Saturday, September 14, 2013

Dear Paris

Dear Paris, oh Paris
with your smell of piss

It's not that I don't love Paris. It's just that it's been a while since I've "unromanticized" the city for myself. With experience and the help of somewhat depressing French movies, I didn't expect Paris to be the most romantic city. The first time I set foot on Paris it was a cold, rainy, and gray city. The fountains were frozen and turned off, the gardens were brown or bare, the air was so thick you could not see the Eiffel tower. I stared at the immense line of people under the most famous tower in the world, and I thought "There's no way standing in line for hours is worth it!" (it was -12C that day). So I didn't go up the tower... I didn't go up to be at an even more freezing top... Not even for the unviewable view that the city had that day.

That was what I got for going to see a city in January and think it would be fun to be walking around. I was there with a friend for New Years, and right around midnight on December 31st, somebody had pulled the emergency break in the subway, where I happened to be at the moment (on my way to the Seine river to celebrate!).

Now don't get me wrong. I'm not complaining about being in Paris. I like Paris. I love Paris! But Paris is a city, a big city with lots of people, lots of smells, lots of good and bad things, lots of problems. As I walk down the metro I think "How wonderful it is to have an underground transportation system!". But at the same time I am reminded of other things as I see people asking for money in these tunnels, or as I get a good big whiff of the smell of urine mixed with who-knows-what. The tunnels reek of it, the streets do too. I also read Paris was the city with the record of most metro tunnel suicides. As I was walking today, I saw a man walking in front of me "pull over" to the side to pee by the corner! It wasn't the busiest of streets, but there were many cars and people around, businesses, and apartments.

One of the first French movies that I watched was "400 Blows". This movie does a pretty good job at de-romanticizing the city. Later, I watched "35 Shots of Rum". Both movies have a greyish scheme, one about parent negligence and abuse, the other about the monotony of the life of a family in Paris. They show the plainness of living in a city like Paris, the problems, the human faces that live and work there. It's not the typical touristic Paris, with the beautiful gardens and romantic candle-light dinners by the Seine. Paris isn't shown as a magical, extraordinary place, but instead a rather somber one. The beautiful thing of these movies and is that they show the human faces that live in Paris. And more than the streets, the beauty, and the astounding art of Paris, I will take with me the stories of people, and the history of those who walked before me on these same streets.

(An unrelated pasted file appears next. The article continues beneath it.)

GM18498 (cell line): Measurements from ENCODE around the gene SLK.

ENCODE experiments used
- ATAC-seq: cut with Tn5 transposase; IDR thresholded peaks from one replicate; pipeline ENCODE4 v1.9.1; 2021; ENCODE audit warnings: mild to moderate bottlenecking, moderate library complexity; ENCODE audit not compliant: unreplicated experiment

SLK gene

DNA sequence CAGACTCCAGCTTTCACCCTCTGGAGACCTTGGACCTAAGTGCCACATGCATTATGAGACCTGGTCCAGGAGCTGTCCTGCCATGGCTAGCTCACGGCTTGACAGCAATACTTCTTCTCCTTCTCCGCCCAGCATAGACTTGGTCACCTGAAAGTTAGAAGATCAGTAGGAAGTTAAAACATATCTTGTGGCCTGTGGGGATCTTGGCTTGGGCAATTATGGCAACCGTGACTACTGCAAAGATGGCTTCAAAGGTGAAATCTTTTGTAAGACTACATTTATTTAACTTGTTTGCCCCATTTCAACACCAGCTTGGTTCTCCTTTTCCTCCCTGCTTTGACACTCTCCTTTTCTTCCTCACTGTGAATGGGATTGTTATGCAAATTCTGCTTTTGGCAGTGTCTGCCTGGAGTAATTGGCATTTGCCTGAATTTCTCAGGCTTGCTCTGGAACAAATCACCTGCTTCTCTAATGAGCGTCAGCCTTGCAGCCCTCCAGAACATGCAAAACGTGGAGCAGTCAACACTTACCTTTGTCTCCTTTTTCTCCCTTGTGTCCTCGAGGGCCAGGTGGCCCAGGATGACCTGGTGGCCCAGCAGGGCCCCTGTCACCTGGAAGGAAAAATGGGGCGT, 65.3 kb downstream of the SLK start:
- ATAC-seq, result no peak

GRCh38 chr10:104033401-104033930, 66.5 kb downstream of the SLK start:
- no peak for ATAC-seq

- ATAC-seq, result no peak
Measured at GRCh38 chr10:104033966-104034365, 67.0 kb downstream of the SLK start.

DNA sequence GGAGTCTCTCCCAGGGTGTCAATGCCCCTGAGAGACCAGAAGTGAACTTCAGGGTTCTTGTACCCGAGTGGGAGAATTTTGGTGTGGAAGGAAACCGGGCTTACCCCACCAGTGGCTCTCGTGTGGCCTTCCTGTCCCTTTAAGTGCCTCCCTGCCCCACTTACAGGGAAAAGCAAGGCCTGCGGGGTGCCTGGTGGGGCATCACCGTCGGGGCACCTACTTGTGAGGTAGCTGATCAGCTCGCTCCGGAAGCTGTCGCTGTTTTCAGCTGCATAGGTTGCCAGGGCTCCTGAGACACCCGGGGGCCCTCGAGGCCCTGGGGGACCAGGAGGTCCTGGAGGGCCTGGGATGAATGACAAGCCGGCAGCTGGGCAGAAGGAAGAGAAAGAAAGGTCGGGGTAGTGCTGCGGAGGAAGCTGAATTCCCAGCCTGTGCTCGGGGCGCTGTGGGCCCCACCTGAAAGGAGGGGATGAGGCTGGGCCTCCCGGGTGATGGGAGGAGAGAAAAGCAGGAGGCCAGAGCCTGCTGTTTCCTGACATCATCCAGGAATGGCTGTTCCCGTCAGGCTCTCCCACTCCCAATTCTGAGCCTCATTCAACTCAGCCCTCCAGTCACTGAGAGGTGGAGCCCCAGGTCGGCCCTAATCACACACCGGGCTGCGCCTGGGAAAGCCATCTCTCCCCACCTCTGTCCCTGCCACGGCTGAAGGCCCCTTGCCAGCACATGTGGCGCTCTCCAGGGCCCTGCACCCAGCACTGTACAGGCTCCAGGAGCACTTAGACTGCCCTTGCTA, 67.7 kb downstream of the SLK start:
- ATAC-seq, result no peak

Dear Paris, I'll think of your people and not of your piss.

Friday, September 13, 2013

Three Famous Women: Child, Chanel, and Baker

This is a recap of my first two weeks in Paris. I was determined to do some of the walks in my "Forever Paris, 25 walks in the footsteps of Chanel, Hemingway, Picasso, and more", so during my first two weeks I did Julia Child, Coco Chanel, and Josephine Baker's walks.

Julia Child

She lived in Paris in the 1950s, where she discovered her passion for cooking. Author of "Mastering the Art of French Cooking", she basically taught Americans how to do French cuisine. The picture below is one of the restaurants he used to frequent. It's close to the metro station Chatelet, and it's only about 15 minutes walking from where I live in Paris (Beaubourg). I also met  somebody from the prayer group that works there, kind of a fun fact for me.

Coco Chanel

A fashion revolutionary, Coco Chanel had a pretty tough life from the beginning. At twelve, she lived in a convent and learned how to sew. One of my favorite feats of Chanel was her simplifying fashion. She managed to turn a trend of wearing elaborate hats that limited movement and required hours, numerous pins, and assistance to put on, into wearing simple and elegant straw hats.
The picture below is where her personal apartment was, on the third floor of 31 rue Cambon. It's still there, but it's not open to the public. Some of her first hat shops are all along that street, covering several buildings on that block.

Josephine Baker

Born in St. Louis, Missouri, in 1906, Baker arrived in Paris in 1925. A performer, Baker was a dancer, a singer, and even a comic star. As black performers were popular in Paris during the 1920s, Baker went from being in a "comedic side act in a country ruled by segregation" to being "the highest-paid entertainer in Europe". She loved Paris and she loved France, and even helped in the French Resistance during World War II.

The picture below is where she used to live in her early career, an apartment on av. des Champs-Elysees #77. The second picture is the Theatre des Champs-Elysees, where Baker performed her "Dance Sauvage" when she first arrived to Paris.
I hope you enjoyed these little summaries, although probably not as much as I enjoyed these wonderful walks. It was fun to walk in the footsteps of Child, Chanel, and Baker, three remarkable women.

*All the pictures above are pictures I took during my walks.